Many people may not realize that our bodies are home to trillions of bacteria.  They cover our skin, they’re in our mouths, noses, ears, throats, blood and most of our organs.  In fact, if we were to eliminate every bacteria from the human body, we would find ourselves very ill and in a life threatening situation.

But have you ever wondered how our bodies know which bacteria are good or harmless and which ones are bad and can cause illnesses?

This has been a question that scientists, doctors and researchers have been trying to answer for years.  However, the combined efforts of three different studies involving the University of California San Diego, Harvard Medical School and Massachusetts General Hospital may just have cracked part of the mystery.

The teams studied the intestinal tract of the roundworm Caenorhabditis elegans.  The cells that line their intestines are very similar to those found in the lining of our own intestines.  They discovered that when the cells are attacked by harmful bacteria or toxins, their function changes.  The change in cell function then triggers a response by the immune system which in turn launches the appropriate anti-bodies and t-cells to fight the specific attack.

Emily Troemel, assistant professor of biology at UC San Diego explained:

The human intestine is teeming with trillions of bacteria, most of which are innocuous, or even beneficial.  However, sometimes microbes cause disease, such as occurs in food poisoning.

C. elegans provides a wonderful system in which to study questions of how humans and other animals defend themselves against attacks from disease-causing organisms.  It lacks an adaptive immune system and, instead, relies solely on the evolutionarily ancient innate immune system to fight off attacks. Our findings in these roundworms may have uncovered a new ‘pathogen-specific’ branch of the innate immune system, which could function in humans as well.

We live in an environment filled with a wide variety of disease-causing organisms that can attack us using toxins.  While these toxins are diverse in structure, the manner by which they disrupt our cellular machinery can be very similar. Directly monitoring the functioning of our cellular machinery may provide the optimal system for early detection and response to unknown toxins or pathogens.

It’s amazing to see just how complex living organisms are including roundworms and humans.  The more we study them, the more we learn just how intricately everything is orchestrated to work together for the good of the organism.  You also learn, in so many instances, that if you remove just one of the parts, the rest of the system struggles to perform and in many cases ceases to perform.

Imagine if the mechanism used to monitor the function of the cells failed.  It wouldn’t matter what immune defense mechanism was in place to attack the pathogen if it doesn’t get the signal it is needed.  If the appropriate immune cells are not available, the signals from the monitoring system knocks on the door of a vacant house with nobody home.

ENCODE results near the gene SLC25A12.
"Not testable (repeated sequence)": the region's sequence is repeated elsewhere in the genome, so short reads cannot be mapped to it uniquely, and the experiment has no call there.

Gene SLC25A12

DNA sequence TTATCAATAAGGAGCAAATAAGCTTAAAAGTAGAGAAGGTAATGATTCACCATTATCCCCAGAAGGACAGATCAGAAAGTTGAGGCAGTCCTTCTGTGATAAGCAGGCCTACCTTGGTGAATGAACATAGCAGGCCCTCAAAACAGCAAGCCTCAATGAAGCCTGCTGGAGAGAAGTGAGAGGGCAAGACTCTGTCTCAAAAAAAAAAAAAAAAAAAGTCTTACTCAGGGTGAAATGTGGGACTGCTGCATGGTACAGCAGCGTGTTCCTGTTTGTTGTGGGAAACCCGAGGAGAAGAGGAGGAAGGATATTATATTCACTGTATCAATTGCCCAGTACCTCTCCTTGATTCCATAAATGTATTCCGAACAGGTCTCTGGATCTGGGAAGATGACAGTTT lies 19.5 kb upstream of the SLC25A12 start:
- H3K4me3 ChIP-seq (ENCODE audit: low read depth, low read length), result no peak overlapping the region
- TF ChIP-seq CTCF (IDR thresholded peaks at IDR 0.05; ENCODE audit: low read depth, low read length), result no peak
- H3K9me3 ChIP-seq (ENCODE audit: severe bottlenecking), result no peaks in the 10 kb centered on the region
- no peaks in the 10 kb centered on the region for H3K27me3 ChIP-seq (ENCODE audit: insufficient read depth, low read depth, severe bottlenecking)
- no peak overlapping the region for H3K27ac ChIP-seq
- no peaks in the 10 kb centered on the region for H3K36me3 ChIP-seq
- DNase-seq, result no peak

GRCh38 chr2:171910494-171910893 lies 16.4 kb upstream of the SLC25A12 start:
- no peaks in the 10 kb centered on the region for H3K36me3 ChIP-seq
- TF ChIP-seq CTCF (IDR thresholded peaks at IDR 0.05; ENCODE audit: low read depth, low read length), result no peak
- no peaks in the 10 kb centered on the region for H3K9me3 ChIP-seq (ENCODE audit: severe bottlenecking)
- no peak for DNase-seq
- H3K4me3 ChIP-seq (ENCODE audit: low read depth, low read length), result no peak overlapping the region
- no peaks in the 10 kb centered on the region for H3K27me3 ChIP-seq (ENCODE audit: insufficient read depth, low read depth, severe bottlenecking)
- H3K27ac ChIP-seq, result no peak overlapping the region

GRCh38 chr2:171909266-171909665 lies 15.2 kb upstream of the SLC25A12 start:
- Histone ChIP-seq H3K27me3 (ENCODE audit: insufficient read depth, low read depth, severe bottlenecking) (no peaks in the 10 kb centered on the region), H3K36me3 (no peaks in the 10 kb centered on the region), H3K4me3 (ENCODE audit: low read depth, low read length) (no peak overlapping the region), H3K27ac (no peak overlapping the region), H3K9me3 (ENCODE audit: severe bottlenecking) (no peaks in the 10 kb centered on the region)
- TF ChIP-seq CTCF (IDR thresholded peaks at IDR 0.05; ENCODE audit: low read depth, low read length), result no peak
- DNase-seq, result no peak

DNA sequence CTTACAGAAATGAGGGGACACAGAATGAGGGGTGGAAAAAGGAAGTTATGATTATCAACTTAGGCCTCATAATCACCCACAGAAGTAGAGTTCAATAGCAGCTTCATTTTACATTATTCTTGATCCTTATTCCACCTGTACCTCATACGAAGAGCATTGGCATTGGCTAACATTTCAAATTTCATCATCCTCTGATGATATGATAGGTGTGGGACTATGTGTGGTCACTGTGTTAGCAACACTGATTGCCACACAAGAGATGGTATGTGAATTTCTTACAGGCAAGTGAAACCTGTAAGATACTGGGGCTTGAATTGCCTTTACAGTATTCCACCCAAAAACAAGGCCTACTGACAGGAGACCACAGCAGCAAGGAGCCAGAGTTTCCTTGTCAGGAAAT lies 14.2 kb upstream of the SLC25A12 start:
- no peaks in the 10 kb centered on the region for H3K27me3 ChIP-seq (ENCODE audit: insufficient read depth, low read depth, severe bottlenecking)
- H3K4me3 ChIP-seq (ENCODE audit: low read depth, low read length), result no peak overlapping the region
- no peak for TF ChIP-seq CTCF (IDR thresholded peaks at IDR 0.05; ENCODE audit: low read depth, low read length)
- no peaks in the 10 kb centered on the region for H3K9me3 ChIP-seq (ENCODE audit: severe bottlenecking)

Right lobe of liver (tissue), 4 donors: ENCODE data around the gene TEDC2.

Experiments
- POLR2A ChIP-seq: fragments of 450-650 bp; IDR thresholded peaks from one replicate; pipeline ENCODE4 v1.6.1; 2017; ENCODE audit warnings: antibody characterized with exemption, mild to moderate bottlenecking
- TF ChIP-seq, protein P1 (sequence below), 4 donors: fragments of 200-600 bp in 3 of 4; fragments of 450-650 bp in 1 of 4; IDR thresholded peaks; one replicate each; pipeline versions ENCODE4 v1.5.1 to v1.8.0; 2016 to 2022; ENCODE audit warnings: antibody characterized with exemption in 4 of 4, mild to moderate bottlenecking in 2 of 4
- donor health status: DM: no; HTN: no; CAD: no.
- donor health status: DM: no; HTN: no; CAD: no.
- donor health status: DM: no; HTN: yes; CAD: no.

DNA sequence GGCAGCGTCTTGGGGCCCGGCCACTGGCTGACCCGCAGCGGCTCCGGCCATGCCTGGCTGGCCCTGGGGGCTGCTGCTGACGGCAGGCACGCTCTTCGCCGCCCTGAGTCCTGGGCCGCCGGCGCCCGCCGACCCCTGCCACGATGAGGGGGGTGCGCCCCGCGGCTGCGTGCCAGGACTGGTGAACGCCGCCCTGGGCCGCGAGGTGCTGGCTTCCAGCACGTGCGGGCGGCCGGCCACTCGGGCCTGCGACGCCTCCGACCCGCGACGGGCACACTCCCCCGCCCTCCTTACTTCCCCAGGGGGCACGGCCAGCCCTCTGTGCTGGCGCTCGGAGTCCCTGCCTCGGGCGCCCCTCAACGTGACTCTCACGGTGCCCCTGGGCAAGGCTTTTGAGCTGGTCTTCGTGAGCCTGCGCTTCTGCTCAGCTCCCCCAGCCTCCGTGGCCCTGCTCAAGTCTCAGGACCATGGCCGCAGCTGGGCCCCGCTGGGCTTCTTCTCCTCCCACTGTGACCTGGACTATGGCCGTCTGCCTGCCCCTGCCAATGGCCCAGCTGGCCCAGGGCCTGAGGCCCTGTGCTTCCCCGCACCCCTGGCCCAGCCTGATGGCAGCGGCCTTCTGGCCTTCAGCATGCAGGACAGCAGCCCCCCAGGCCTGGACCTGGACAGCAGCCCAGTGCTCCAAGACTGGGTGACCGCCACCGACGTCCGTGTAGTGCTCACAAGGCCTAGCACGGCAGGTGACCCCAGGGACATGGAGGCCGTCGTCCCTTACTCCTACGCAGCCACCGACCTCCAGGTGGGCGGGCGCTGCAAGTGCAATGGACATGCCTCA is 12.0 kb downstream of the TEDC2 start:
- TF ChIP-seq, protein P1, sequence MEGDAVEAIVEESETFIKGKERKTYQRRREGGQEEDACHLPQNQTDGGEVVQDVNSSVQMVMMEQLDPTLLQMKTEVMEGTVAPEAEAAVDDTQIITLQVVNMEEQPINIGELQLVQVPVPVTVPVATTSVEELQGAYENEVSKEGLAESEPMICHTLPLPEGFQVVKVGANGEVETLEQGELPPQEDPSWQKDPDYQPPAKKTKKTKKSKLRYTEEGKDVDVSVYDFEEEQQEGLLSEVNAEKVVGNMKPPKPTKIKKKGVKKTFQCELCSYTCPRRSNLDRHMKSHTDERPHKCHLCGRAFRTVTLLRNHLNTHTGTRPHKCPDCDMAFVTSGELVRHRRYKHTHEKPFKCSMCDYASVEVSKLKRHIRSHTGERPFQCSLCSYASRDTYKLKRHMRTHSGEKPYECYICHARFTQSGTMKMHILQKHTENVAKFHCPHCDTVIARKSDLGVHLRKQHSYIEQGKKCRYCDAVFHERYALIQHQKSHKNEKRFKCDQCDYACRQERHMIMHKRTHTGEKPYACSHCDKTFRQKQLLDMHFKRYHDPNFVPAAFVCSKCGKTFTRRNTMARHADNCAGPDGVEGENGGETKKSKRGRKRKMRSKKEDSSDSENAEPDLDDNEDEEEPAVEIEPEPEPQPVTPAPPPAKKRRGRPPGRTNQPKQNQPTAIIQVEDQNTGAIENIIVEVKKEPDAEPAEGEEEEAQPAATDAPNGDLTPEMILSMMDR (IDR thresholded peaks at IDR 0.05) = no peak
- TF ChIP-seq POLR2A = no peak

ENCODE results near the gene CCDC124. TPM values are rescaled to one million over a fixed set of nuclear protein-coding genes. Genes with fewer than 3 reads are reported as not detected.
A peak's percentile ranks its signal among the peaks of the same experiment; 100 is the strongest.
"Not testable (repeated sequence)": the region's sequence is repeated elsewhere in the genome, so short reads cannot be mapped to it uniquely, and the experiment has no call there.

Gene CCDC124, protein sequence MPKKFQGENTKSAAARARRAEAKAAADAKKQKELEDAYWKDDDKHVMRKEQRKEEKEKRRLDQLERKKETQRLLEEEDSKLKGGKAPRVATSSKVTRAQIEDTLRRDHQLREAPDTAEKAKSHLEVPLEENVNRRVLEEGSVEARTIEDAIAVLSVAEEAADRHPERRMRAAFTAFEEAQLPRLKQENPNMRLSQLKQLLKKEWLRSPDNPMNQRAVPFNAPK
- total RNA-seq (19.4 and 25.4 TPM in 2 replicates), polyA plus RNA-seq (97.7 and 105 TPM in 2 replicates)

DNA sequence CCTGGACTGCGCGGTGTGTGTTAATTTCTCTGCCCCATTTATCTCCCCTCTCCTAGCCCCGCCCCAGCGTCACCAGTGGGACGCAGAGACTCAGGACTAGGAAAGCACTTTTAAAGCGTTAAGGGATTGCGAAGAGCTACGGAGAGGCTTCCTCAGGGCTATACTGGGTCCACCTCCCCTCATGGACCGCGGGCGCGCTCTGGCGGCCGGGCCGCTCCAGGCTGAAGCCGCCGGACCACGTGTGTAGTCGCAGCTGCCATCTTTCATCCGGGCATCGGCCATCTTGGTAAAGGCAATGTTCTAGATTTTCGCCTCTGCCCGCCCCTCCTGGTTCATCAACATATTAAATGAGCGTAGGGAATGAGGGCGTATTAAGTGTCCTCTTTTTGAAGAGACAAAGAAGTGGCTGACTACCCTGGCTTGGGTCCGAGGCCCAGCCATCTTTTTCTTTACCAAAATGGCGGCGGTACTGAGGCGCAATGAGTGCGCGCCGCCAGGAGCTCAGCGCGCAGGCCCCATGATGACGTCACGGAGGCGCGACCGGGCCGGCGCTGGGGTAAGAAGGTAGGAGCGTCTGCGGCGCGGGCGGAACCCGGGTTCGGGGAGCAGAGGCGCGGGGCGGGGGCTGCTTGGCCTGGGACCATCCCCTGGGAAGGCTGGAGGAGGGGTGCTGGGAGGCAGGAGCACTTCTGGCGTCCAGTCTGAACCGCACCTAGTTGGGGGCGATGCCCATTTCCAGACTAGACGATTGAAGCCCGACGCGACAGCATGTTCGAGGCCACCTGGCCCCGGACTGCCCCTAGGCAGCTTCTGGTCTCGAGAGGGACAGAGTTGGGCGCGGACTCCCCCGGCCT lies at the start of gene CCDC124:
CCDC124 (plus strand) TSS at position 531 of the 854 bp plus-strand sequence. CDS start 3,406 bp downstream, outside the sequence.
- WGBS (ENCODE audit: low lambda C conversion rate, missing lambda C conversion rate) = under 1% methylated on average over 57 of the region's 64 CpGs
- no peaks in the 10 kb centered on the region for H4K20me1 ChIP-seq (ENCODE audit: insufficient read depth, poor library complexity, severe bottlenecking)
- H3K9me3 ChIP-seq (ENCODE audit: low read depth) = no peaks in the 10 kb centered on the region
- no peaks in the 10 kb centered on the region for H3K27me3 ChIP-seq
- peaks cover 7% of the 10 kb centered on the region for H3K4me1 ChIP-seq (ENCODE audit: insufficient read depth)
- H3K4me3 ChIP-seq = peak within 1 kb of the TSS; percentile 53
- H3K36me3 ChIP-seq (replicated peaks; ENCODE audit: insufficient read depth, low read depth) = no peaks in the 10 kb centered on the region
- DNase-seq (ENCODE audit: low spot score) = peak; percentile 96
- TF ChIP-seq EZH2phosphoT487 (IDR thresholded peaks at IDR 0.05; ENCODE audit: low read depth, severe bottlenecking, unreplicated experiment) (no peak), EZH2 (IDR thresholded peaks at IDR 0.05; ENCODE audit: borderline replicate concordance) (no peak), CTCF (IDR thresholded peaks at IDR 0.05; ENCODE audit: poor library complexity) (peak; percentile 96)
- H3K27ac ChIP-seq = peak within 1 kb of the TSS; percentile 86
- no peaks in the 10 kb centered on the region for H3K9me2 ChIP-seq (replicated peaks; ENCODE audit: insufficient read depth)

Evolutionists want you to believe that this complex interdependent system just happened to evolve by random chance.  The monitoring system and appropriate immune system both evolved at the same time in just the right way.  All of the genetic information and chemical structures necessary to make it all work all evolved in perfect unison.

If you find that hard to accept, then perhaps you might be interested to know that the Bible talks about an all knowing ever present God designed living organisms to function perfectly from the very beginning.  When we look at these marvelously designed systems, it gives us a tiny glimpse into the One who designed it all.

And when we see these systems break down and not function properly, it reminds us that sin entered the perfect creation when the first man Adam chose to disobey God.   What we observe today is 6,000 years of the effects of sin.  It should also remind us that we too are sinners and in need of a Savior and that Savior is Jesus Christ.

Reference

How Cells Distinguish Between Disease-Causing and Innocuous Invaders, Science Daily, April 12, 2012.

Fearfully & Wonderfully Made (DVD)

When does life begin?

Take a journey from conception to birth with Dr. David Menton, former professor of anatomy at the prestigious Washington University School of Medicine in St. Louis.  Dr. Menton provides both a biblical and scientific answer to the question of when life begins.

Taken from one of Dr. Menton’s lectures, this video will reveal the wondrous design of the womb along with the numerous miracles involved along every step of the development of the unborn child.

Following the tragic starvation induced death of Terry Schiavo, Dr. Menton clearly shows the value and sanctity of human life.

With grace and sensitivity Dr. Menton concludes with a salvation message and explanation of the second birth process as described in John 3.

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